The Waster himself has remained a skeptic on the ability of companies to hold true to their bold statements about achieving that utopian aim of “zero waste”. We would all like to think that those suffering from “bad neighbour landfills” on their doorstep, will soon wake-up to find their local landfill closed for good with all that means for the return of peacefulness to local roads, and lack of odor risk etc.
Image by Didriks via Flickr
But, that was nothing but a dream, until now that is, and the following press release from a major UK food prcessing company as reported in the Poultry Site:
Moy Park Reaches Zero Waste to Landfill Target
UK – To celebrate World Environment Day on 5 June, top 10 UK food company Moy Park has announced it has reached the ambitious goal of sending zero waste to landfill across all 16 of its manufacturing sites and its agricultural base throughout the UK and Europe.Commenting on the milestone, Moy Park HR Director Europe, Mike Mullan said: “In just four years Moy Park has reduced the amount of waste we send to landfill from 80per cent to zero.“This is an outstanding achievement for the company and further demonstrates our commitment to sustainable best practise.
So, once again “the Waster” eats humble pie!
Moy Park is not the only company to be reporting strong progress on the way to “zero waste” to landfill either, with all credit due to the organisers of the following festival in the US:
The display of cleanliness and eco-friendly, responsible disposal behavior was due largely in part to the efforts of a local group. Rural Action’s Appalachia Ohio Zero Waste Initiative worked with the festival organizers on recovery of landfill and …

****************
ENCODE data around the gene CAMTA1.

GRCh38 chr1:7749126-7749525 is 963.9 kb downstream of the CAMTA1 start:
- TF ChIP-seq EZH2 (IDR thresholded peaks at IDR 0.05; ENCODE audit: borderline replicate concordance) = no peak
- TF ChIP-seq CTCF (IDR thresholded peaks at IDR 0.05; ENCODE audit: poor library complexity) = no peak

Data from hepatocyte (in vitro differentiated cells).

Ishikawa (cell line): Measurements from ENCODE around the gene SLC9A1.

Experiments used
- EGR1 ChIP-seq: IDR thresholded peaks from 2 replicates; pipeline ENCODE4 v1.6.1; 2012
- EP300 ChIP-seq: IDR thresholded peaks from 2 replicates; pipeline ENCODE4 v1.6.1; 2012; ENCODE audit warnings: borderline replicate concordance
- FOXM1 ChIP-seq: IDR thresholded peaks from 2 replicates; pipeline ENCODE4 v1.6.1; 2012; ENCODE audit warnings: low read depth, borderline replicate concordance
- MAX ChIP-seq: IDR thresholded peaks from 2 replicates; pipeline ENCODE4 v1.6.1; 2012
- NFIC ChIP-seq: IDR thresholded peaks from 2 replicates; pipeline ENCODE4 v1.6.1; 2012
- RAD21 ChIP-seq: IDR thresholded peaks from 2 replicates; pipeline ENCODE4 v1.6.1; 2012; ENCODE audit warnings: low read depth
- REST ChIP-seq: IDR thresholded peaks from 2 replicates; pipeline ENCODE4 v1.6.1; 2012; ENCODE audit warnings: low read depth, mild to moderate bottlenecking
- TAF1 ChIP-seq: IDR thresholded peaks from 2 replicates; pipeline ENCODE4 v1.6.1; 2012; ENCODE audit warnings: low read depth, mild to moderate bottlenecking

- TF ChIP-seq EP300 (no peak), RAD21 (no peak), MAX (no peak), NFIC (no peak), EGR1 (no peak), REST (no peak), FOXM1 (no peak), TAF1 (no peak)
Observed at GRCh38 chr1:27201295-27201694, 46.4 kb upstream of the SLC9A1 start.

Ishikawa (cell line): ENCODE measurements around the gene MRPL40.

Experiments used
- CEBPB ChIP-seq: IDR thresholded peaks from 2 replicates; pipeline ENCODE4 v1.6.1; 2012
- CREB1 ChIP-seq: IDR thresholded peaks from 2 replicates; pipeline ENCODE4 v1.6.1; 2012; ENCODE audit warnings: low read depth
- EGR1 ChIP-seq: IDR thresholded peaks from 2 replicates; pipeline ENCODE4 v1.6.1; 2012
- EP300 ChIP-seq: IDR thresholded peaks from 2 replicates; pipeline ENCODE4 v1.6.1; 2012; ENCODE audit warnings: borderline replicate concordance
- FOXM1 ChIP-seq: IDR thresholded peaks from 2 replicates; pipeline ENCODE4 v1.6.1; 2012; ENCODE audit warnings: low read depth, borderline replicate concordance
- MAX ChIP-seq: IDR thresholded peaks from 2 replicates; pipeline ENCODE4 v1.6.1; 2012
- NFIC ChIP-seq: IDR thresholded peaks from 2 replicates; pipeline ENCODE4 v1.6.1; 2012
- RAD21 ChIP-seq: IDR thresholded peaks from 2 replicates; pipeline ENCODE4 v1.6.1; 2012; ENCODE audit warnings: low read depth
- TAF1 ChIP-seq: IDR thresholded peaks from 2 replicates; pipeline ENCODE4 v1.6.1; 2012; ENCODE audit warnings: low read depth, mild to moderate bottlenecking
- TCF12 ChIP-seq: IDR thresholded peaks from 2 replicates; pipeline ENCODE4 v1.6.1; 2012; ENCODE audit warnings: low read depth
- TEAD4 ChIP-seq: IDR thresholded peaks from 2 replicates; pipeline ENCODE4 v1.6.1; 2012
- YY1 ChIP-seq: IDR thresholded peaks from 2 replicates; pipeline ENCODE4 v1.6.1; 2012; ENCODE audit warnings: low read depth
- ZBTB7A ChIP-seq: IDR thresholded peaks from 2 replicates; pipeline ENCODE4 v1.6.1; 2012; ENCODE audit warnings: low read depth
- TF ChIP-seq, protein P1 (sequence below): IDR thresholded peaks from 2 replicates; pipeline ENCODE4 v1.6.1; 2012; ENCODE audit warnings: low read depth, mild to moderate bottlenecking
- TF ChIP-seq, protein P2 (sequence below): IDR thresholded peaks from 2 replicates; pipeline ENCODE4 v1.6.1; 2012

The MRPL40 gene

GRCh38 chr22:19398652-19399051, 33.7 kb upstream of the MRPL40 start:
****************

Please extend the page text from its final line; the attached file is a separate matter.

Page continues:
But, there are doubters who remain to be convinced that the “zero waste” goal is achievable for every business, as the following headline appears to suggest:
Is Zero Waste achievable for Concord? – Wicked Local Concord
“Eliminating organic waste from the school cafeterias is one visible and high-impact goal, but has not had any real success in Concord as it has for example in the Acton-Boxborough district. Setting up such a program would require encouragement from outside, as well as teachers, staff and students to bring it about with continued effort over the long term.”
AND, let’s not forget that there is still a great deal of debate about just what the term “zero waste” actually means, and how it should be applied if it is to achieve real sustainability:
Defining Zero Waste – Waste360 Blog
“A product might be unrecyclable, but that is acceptable if its overall environmental footprint is lower. This is anathema to zero waste advocates, who are most concerned about managing the end of the pipeline. They call a product “garbage” if it can’t be recycled, even if that product has a lower environmental footprint and creates less waste overall than an unrecyclable competitor.”
“The confusion between waste management and materials management is a problem in zero waste plans, which tend to rely heavily on waste management strategies. These plans aim to decrease disposal through recycling and organics management. That’s good, but it’s not enough. These plans need to get into nitty-gritty details about materials management.If we are truly interested in achieving zero waste, we need to get away from the emphasis on waste management and embrace the more challenging goal of sustainable materials management.”
What do you think about the “Zero Waste” movement? Is it genuinely reducing man impact upon the environment or is it just “greenwash” – something which makes it seem that companies and communities are looking after the environment while in fact they carry on as before?
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